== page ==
A skin pigmentation disorder called vitiligo causes white or bright spots to appear on the body. Discoloration occurs when the cells that give the skin, hair, and eyes their colors stop functioning. Experts suggest that a variety of factors, including inheritance, autoimmune, stress, skin injury, and chemical exposure, can contribute to vitiligo. Vitiligo, on the other hand, is a skin disorder that impacts people of different races and skin tones. Although vitiligo can develop at any age, it is more frequent in people under the age of 30. Depending on the type of vitiligo you have, it can impact almost all skin tones. According to Clevelandclinic, this article will show you some common causes of vitiligo on the skin and how to stop them from spreading.
1. Autoimmune Disease.
According to studies, there is a strong association between vitiligo and other autoimmune diseases, such as those that affect the thyroid gland. People who already have an autoimmune disease, such as psoriasis, lupus, Hashimoto’s disease, rheumatoid arthritis, type 1 diabetes, or hypothyroidism, are more prone to develop vitiligo.
3. Environmental Circumstances.
In people who are genetically predisposed to the condition, stress, a severe sunburn, skin trauma, or exposure to a potent chemical appear to be the catalysts for the onset of vitiligo.
4. Genetic factors.
Variations in more than 30 genes, according to experts, have been linked to a higher risk of vitiligo. It is believed that genes like the NLRP1 gene and the PTPN22 gene contribute to the vitiligo development.
5. Skin Damage.
According to study, areas where there has been a lot of sun exposure and severe sunburns are more likely to develop vitiligo (commonly on the face, neck, and hands). Vitiligo may be more prone to manifest themselves following trauma to the skin, such as a deep cut or persistent rubbing, friction, scratching, or pressure.
The development and advancement of vitiligo have been related to stressful experiences or ongoing emotional and physical stress, particularly in patients who are genetically prone to the disorder.
The hormonal changes that take place when a person is under a lot of stress are assumed to be responsible for the skin changes, at least in part. According to research, autoimmune disease has also been linked to trauma and other life stressors.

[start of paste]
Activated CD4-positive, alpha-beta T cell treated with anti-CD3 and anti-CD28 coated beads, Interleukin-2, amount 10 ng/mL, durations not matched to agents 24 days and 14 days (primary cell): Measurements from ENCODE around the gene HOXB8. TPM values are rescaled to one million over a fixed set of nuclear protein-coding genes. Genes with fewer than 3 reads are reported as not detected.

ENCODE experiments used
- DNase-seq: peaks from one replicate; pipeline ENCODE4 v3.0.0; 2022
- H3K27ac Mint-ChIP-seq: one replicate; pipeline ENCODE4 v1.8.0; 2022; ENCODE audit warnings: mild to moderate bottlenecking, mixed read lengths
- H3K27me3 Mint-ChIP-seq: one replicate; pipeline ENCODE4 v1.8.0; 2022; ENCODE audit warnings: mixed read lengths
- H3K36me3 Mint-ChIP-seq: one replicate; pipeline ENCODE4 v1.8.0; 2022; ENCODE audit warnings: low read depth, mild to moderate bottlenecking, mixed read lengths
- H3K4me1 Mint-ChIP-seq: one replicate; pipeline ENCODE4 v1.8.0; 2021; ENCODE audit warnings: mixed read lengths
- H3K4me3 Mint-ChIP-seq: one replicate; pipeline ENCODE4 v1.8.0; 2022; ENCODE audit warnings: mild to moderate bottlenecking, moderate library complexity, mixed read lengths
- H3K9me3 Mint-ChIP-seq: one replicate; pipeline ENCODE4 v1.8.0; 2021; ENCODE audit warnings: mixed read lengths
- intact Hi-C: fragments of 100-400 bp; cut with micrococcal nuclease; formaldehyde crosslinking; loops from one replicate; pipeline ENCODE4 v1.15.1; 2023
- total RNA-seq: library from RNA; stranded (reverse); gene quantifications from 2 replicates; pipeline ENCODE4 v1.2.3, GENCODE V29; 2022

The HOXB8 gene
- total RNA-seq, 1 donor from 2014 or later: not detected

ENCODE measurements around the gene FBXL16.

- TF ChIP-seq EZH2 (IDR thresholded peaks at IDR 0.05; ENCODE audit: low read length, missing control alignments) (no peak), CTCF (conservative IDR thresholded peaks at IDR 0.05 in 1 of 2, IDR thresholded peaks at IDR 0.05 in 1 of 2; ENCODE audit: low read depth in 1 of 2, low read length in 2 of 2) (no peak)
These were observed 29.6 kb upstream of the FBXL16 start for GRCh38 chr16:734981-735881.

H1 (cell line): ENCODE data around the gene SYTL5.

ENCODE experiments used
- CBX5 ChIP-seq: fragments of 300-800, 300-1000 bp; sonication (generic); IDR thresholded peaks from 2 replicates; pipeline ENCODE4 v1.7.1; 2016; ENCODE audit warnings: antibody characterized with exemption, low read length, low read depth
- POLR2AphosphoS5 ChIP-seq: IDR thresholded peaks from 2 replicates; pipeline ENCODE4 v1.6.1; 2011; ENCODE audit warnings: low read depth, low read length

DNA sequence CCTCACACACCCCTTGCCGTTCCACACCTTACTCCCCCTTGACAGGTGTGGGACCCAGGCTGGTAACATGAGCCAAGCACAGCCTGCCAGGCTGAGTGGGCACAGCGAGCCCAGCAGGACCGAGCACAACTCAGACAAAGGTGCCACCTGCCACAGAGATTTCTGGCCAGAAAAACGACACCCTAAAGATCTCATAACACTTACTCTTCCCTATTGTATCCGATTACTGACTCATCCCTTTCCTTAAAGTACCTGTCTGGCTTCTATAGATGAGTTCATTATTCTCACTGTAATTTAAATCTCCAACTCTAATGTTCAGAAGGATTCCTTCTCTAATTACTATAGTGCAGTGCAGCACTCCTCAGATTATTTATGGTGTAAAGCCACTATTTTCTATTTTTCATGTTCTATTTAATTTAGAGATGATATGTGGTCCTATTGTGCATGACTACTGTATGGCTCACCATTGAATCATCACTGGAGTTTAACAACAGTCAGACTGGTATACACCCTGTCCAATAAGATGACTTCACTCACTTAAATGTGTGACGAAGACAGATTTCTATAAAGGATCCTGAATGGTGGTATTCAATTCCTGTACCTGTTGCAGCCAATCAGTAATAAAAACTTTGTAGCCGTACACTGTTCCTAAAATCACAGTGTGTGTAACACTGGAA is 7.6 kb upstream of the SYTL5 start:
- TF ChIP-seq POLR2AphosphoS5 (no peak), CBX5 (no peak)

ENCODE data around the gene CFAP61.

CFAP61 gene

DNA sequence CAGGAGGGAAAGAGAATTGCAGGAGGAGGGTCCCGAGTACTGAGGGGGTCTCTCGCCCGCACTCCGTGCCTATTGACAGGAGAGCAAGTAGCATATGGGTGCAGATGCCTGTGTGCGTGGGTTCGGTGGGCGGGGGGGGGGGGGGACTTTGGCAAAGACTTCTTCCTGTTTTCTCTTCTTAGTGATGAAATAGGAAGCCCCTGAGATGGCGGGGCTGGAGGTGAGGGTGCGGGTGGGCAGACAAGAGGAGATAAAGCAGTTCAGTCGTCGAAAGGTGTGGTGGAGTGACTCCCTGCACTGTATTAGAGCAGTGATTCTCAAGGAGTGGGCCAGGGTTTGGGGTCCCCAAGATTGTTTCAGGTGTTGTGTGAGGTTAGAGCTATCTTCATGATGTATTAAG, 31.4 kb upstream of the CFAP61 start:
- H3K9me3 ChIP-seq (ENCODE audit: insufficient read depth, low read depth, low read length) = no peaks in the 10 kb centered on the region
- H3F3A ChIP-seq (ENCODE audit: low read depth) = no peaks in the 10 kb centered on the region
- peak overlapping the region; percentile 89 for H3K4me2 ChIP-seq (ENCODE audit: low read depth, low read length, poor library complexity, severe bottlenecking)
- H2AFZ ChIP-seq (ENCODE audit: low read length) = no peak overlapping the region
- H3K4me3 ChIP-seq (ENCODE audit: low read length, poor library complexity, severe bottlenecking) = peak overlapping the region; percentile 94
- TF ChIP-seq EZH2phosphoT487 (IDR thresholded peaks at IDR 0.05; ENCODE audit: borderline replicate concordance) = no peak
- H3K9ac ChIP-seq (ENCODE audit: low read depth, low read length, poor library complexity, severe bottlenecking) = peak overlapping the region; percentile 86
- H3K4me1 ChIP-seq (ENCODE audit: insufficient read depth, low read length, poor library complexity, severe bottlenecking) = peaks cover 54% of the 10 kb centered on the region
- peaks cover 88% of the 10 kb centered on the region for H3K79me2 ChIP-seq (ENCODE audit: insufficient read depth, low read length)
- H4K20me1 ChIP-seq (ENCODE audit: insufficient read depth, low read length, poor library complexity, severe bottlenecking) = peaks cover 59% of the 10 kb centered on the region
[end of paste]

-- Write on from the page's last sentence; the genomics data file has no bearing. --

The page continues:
7. Exposure To Chemicals.
Skin degradation carried on by chemical exposure is known as vitiligo. Researchers at the University of Florida’s School of Dermatology claim that exposure or inherited factors may increase cellular stress in melanocytes or lower the immune system’s stress threshold.
Chemicals that are frequently present in adhesives, cleaners, paints, insecticides, and other products could contribute to the vitiligo outbreak. One of the substances that has been researched is monobenzone, which is found in cosmetic colors, leather, and rubber.
Below are some ways you can use to Stop Vitiligo from Spreading according to Mayoclinic.
— Use sunscreen.
A reddish-brown color called vitiligo develops on body regions that are exposed to sunlight. If you have vitiligo, it can be considered that the sun’s dangerous ultraviolet rays are to blame (UV). Apply sunscreen to all of your body’s exposed skin as a precaution.
— Wear protective clothes.
Of course, wearing clothes shields you from the sun, especially if they are made of certain materials (such as denim). Wear long sleeves; light-colored ones are especially ineffective in blocking the sun.
— Avoid direct exposure to the sun.
Try as much as possible to avoid spending too much time under the sun. Additionally, keep out of the direct sun during the day.
— Avoid getting a tattoo.
If you have had a tattoo that has harmed your skin, vitiligo can develop within two weeks. Consequently, avoid getting a tattoo.